1. Fighter/Wizard: Often known as the "Eldritch Knight" combo, a Fighter/Wizard gets the best of both martial and magical prowess. You get the combat durability and weapon skills of a Fighter with the arcane versatility of a Wizard. Just ensure you have sufficient Intelligence and Strength or Dexterity.

  2. Rogue/Bard: The ultimate skill monkey. By mixing Rogue's Expertise and Bard's Jack of All Trades, you can have impressive bonuses for almost every skill. This is great for social interaction and stealth missions. Make sure your Dexterity and Charisma are up to par.

  3. Monk/Druid: Also known as the "Beast Monk", a Monk/Druid can use the unarmored defense and martial arts of the Monk while wild shaped into an animal form, resulting in some fun and powerful combinations. You'll need a solid Wisdom score.

  4. Paladin/Sorcerer: This is a popular combo for creating a high-damage "Sorcadins." Paladins bring martial power, healing, and Divine Smite, while Sorcerers bring flexible spellcasting and the ability to create spell slots that can fuel even more Divine Smites. A solid Charisma score benefits both classes.

  5. Barbarian/Rogue: A somewhat unconventional combination, the Barbarian's Rage feature grants advantage on Strength checks and saving throws, which can include attempts to grapple. This pairs well with the Rogue's Sneak Attack, which you can use each turn when you have advantage on your attack roll. You'll want a decent Strength, Dexterity, and Constitution.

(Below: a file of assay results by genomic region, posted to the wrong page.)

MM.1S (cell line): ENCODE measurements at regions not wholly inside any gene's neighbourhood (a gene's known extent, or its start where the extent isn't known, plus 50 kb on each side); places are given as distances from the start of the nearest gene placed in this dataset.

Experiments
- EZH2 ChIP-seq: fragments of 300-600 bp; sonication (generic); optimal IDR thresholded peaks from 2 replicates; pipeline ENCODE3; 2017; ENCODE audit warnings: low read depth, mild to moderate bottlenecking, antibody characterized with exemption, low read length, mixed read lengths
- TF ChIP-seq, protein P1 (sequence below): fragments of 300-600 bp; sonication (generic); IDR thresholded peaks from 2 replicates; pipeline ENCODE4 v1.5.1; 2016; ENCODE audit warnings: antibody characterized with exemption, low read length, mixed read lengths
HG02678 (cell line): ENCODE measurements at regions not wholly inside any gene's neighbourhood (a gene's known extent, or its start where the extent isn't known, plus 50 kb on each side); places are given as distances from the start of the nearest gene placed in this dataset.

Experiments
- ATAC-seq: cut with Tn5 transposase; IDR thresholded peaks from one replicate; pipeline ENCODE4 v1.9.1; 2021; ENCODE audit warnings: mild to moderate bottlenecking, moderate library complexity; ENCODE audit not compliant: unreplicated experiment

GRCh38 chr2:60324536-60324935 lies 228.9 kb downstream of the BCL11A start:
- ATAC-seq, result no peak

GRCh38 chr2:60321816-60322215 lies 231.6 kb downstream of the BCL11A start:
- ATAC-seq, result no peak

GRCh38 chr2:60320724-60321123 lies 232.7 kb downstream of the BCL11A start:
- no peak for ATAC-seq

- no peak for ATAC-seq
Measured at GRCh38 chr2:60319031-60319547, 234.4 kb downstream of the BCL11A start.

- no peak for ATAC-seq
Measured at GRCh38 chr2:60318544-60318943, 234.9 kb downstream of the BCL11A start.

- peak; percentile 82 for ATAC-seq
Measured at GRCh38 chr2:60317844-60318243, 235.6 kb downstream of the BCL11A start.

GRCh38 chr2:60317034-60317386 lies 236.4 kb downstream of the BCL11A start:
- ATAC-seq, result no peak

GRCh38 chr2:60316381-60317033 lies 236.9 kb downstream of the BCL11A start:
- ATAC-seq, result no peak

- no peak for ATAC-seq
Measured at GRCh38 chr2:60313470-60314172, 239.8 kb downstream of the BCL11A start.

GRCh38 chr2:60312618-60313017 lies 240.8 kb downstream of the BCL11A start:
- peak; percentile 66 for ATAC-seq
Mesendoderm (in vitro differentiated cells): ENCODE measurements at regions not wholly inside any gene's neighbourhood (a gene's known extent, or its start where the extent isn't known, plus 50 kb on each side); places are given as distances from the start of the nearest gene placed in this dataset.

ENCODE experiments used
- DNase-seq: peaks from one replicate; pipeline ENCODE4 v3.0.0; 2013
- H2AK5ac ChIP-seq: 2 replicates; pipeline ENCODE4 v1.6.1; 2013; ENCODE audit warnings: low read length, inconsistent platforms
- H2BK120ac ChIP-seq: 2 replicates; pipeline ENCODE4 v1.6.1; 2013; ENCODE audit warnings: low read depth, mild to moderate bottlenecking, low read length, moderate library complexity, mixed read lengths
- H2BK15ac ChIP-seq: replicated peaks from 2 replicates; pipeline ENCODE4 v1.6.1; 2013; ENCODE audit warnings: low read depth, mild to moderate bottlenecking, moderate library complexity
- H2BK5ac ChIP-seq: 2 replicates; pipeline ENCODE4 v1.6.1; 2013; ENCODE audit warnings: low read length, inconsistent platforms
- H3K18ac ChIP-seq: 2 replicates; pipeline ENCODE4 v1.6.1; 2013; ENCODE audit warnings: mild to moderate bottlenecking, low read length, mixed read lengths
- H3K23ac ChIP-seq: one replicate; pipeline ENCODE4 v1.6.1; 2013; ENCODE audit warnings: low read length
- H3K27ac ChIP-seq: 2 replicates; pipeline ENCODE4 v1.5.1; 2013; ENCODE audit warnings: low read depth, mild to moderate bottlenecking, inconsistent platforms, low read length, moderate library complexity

6. Ranger/Cleric: This combo provides a versatile character capable of fighting, healing, and wilderness survival. The Nature domain for the Cleric synergizes particularly well with the Ranger's abilities. Wisdom is crucial for this combination.

  7. Warlock/Paladin: A "Padlock" can be a deadly melee combatant. The Warlock's Pact Magic provides spell slots that recharge on a short rest and can be used for the Paladin's Divine Smite, while the Paladin's fighting abilities and aura features complement the Warlock's Eldritch Invocations and pact boons. This combo relies heavily on Charisma.

  8. Wizard/Cleric: If you're looking to be a full spellcaster with a lot of versatility, a Wizard/Cleric combo is a good pick. You'll have access to both arcane and divine spells, and choosing the Knowledge domain for your Cleric can make you the go-to character for information gathering. You'll need good Intelligence and Wisdom.

  9. Sorcerer/Warlock: Known as the "Sorlock," this combination is all about the spells. The Warlock's short rest spell slots can be converted into Sorcery Points for the Sorcerer's Flexible Casting and Metamagic features, allowing you a lot of spellcasting stamina. You'll need a high Charisma.

  10. Fighter/Rogue: If you're looking for a durable, stealthy striker, this is a good combo. The Fighter's Action Surge pairs well with the Rogue's Sneak Attack, while the Fighter's martial abilities and durability supplement the Rogue's sneakiness and evasion. Make sure your Dexterity and Constitution are sufficient.

Remember, these are just a few examples of fun and effective multi-class options. The best multi-class choice depends on your character concept, campaign, and preferred playstyle. Always consult with your Dungeon Master before deciding to multi-class.